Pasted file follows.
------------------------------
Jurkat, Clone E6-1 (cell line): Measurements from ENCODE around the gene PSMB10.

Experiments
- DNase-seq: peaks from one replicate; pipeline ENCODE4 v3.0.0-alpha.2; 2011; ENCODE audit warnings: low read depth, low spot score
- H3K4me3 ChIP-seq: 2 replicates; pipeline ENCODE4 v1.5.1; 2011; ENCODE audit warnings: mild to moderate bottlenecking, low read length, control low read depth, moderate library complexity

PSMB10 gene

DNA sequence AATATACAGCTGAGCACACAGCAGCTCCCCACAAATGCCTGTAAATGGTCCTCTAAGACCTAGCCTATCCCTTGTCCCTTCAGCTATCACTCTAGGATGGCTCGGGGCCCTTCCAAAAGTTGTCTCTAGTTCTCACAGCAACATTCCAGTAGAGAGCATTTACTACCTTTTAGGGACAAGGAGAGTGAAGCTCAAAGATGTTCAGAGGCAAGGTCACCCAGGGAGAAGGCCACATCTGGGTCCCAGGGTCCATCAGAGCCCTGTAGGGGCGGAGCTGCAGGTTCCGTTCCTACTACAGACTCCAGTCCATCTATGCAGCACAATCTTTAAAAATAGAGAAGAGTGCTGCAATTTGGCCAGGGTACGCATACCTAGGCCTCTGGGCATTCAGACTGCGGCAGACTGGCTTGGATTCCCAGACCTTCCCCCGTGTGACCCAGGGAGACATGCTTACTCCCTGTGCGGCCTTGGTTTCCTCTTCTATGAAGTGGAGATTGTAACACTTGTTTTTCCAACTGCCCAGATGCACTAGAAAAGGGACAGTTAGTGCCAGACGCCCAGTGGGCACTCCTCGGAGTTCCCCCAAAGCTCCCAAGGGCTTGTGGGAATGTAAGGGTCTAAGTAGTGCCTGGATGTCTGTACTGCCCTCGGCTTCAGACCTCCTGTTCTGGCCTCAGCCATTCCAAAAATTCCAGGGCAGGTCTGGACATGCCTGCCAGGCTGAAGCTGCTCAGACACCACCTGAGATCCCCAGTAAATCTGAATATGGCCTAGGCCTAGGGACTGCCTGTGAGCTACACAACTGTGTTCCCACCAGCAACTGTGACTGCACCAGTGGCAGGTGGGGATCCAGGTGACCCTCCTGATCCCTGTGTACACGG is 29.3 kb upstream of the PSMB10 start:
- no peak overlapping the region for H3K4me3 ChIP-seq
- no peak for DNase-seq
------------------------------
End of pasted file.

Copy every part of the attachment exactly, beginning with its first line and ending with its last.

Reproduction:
Jurkat, Clone E6-1 (cell line): Measurements from ENCODE around the gene PSMB10.

Experiments
- DNase-seq: peaks from one replicate; pipeline ENCODE4 v3.0.0-alpha.2; 2011; ENCODE audit warnings: low read depth, low spot score
- H3K4me3 ChIP-seq: 2 replicates; pipeline ENCODE4 v1.5.1; 2011; ENCODE audit warnings: mild to moderate bottlenecking, low read length, control low read depth, moderate library complexity

PSMB10 gene

DNA sequence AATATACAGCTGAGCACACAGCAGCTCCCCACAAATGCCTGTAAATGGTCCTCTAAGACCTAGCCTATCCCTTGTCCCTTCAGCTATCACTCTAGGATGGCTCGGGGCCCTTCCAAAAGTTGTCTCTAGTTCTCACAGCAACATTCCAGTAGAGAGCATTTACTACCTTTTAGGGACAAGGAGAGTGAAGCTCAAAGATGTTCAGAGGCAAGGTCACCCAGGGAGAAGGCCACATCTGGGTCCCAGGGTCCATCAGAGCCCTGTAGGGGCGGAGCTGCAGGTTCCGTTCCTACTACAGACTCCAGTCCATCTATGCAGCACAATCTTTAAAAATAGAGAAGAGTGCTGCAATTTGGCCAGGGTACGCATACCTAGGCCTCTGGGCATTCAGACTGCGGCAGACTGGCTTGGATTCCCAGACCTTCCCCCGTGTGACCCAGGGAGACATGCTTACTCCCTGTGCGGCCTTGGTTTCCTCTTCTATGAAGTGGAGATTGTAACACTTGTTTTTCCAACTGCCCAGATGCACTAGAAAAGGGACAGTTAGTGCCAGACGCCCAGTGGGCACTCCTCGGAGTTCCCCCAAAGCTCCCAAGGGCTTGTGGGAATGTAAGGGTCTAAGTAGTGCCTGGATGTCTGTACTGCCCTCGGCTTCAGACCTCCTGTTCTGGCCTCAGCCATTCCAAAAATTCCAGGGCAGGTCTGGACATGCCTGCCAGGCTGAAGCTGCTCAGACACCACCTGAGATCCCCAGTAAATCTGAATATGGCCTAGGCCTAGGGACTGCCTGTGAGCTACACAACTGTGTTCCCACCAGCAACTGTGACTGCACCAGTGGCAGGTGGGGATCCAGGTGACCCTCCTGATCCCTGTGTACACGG is 29.3 kb upstream of the PSMB10 start:
- no peak overlapping the region for H3K4me3 ChIP-seq
- no peak for DNase-seq